My son is in third grade and took the Cogat twice. Last year, he got only 2 answers wrong on the entire test. Obviously that's 99% in each section. He was tested both by the school and an educational psychologist. The outside assessment was because the school didn't have any gifted services before third grade. They were doing very little for him and he was not challenged. The psychologist suggested that he would benefit from skipping a grade in a year or two. Skipping from 2nd to 4th was not recommended and I agreed because of his maturity, etc. I feel like this year he has matured a lot and is starting to finally improve in his executive functioning.
(I had posted before worrying about his poor executing fucntioning issues. But we are working on it. I think we, as parents, aren't very structured and organized ourselves and that was holding him back a bit. Now that we have put some effort into teaching him these skills, we see that although they do not come naturally to him as they do with his sister, he is still quite capable of overcoming his weaknesses. Consequently, I am not worried about him having an undiagnosed deficit of some sort. That is a relief.)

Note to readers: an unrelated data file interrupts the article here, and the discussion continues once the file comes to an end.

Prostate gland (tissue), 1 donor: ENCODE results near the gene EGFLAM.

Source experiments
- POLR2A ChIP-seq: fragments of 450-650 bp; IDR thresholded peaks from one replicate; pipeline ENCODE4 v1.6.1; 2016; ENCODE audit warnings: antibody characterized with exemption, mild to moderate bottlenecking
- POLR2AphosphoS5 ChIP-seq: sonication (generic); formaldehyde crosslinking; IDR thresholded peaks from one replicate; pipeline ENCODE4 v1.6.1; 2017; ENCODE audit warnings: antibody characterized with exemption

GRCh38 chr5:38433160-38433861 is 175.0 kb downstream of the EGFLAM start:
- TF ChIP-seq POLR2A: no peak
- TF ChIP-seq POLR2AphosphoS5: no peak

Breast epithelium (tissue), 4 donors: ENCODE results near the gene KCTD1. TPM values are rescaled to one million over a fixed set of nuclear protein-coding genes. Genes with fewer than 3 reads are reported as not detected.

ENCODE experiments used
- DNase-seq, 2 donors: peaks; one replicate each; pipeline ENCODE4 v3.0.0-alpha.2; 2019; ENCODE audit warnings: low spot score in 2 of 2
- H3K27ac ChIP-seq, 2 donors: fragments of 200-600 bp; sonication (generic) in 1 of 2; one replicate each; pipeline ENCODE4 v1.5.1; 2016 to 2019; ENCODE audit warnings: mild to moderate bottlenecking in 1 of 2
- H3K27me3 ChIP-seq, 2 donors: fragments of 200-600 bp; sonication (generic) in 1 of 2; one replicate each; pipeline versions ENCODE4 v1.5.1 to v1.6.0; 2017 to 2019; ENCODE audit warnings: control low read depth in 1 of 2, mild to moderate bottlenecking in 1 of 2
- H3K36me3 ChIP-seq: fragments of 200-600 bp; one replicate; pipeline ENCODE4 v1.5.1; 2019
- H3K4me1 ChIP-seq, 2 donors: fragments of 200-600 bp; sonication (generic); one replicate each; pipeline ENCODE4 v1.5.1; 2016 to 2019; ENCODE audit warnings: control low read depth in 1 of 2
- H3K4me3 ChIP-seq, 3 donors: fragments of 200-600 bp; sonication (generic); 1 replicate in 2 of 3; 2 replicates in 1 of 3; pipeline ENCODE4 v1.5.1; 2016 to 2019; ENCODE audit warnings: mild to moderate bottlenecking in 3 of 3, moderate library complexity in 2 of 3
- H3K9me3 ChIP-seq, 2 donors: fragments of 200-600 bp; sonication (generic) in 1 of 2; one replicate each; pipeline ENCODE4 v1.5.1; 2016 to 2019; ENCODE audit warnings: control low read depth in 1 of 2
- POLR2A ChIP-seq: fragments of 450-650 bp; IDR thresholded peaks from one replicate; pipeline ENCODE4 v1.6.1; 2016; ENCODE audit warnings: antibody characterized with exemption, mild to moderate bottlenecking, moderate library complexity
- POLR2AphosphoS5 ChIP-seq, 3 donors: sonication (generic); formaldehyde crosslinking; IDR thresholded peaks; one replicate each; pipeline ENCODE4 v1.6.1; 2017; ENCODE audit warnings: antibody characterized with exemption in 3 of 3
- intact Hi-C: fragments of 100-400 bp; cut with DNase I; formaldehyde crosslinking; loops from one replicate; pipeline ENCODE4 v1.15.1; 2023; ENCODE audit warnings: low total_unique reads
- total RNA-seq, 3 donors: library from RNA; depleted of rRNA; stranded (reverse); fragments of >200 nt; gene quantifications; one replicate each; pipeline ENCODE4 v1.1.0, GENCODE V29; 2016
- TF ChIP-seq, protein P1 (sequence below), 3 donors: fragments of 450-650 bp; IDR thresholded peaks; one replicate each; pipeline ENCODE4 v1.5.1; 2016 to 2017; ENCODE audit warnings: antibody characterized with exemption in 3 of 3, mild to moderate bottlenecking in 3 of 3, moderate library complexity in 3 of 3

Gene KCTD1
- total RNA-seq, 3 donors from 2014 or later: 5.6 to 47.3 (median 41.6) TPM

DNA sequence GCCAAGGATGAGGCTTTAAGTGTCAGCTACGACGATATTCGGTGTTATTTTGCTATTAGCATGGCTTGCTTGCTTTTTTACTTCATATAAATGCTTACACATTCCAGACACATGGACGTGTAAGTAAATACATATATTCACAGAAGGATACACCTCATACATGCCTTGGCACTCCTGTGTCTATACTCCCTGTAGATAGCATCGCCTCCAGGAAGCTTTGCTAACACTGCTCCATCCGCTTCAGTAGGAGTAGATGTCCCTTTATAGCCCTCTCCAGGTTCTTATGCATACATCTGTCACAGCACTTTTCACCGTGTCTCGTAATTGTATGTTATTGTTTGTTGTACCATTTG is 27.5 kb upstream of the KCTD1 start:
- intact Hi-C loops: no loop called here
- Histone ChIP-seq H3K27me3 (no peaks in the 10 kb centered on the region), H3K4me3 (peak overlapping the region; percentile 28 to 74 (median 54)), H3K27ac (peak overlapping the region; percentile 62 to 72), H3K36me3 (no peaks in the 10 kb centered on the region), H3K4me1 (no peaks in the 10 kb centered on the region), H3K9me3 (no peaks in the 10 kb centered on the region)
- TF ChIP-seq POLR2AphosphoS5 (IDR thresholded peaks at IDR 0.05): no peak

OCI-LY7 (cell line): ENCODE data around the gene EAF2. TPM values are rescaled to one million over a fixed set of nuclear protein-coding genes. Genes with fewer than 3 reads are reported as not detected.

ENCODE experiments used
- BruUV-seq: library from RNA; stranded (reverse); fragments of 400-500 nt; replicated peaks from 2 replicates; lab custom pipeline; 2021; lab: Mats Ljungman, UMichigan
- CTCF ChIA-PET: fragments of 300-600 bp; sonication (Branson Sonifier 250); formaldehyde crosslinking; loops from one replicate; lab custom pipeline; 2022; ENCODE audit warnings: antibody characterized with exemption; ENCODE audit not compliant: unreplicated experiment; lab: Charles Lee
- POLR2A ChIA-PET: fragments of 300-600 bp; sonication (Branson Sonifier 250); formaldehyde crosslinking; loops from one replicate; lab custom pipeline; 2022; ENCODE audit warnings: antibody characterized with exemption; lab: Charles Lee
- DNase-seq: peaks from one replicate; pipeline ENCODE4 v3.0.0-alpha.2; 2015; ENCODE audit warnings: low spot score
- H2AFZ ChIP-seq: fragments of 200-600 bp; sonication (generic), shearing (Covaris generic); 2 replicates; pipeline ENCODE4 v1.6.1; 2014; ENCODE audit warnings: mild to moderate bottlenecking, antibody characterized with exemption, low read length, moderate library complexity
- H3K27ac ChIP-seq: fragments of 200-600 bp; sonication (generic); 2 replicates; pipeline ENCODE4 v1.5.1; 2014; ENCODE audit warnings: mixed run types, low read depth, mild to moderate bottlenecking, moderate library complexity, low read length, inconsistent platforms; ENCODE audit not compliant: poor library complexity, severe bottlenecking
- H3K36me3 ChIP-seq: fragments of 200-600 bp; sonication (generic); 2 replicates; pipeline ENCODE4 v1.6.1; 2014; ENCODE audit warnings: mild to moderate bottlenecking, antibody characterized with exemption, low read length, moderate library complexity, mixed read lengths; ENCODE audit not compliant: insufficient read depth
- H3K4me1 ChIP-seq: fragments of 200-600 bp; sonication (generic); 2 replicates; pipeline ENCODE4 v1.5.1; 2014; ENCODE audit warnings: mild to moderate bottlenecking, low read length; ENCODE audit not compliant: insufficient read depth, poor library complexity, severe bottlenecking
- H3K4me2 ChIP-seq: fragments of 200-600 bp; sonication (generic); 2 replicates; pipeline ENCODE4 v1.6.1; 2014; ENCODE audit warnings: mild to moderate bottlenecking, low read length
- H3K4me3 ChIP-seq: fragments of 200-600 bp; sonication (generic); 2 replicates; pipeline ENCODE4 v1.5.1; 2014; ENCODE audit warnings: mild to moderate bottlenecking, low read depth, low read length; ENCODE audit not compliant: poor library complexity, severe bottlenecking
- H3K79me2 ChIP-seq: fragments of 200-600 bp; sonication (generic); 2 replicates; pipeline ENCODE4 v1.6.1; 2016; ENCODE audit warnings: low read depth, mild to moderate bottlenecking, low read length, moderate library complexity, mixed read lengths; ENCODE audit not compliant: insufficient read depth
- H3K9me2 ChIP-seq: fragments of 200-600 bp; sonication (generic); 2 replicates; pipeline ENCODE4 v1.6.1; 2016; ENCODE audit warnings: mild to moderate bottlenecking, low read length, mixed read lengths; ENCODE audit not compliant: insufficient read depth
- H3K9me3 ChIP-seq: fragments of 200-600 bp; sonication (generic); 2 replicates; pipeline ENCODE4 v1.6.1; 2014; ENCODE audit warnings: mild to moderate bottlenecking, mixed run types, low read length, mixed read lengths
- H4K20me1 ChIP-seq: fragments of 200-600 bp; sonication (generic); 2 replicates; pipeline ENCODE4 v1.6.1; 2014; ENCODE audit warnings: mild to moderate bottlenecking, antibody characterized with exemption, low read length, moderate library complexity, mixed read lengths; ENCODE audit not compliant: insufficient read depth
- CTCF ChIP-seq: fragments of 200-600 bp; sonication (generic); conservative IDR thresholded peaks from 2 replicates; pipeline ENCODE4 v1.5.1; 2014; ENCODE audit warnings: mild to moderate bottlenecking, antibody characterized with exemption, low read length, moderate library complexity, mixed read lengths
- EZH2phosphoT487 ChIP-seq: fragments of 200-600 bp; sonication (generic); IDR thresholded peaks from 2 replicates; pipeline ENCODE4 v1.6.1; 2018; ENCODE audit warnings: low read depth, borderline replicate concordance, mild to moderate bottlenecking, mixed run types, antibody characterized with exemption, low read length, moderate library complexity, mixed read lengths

I am pleased that my school system has a good system for assessing whole grade acceleration. They use the Iowa Assessments, reports from teachers and parents and test scores. I feel that if he goes through that process, I would trust the results. Maybe this year he would be ready for a big step ahead.
If one of the teachers doesn't instigate an acceleration assessment then the parent needs to instigate it. So my question is, do I instigate it? I honestly am a bit clueless about what is best for my son and how I should be advocating for him. So far I have been lucky that he has had classroom teachers I mostly trust. I do have nagging doubts that he is not challenged enough. He excels in every aspect of his current school studies. He is so used to success that he finds it hard to cope with even tiny bits of failure. On the other hand, he is still engaged with school and enjoys it. I am worried he will end up like me. I graduated high school with zero study skills. I did very minimal work. Consequently, I flunked out of college! I have since learned so much about my own study skills and I have a graduate degree. I look back and I realize that if I had just 50% of the study skills I had by the time I was successful in college, I would have qualified for a full scholarship to Northeastern ( I had just missed the cut-off).
Should I wait to push him to develop his study skills? Should I just be laid back and let him enjoy school and his childhood? Or should I worry about challenging him more now at 8 years old?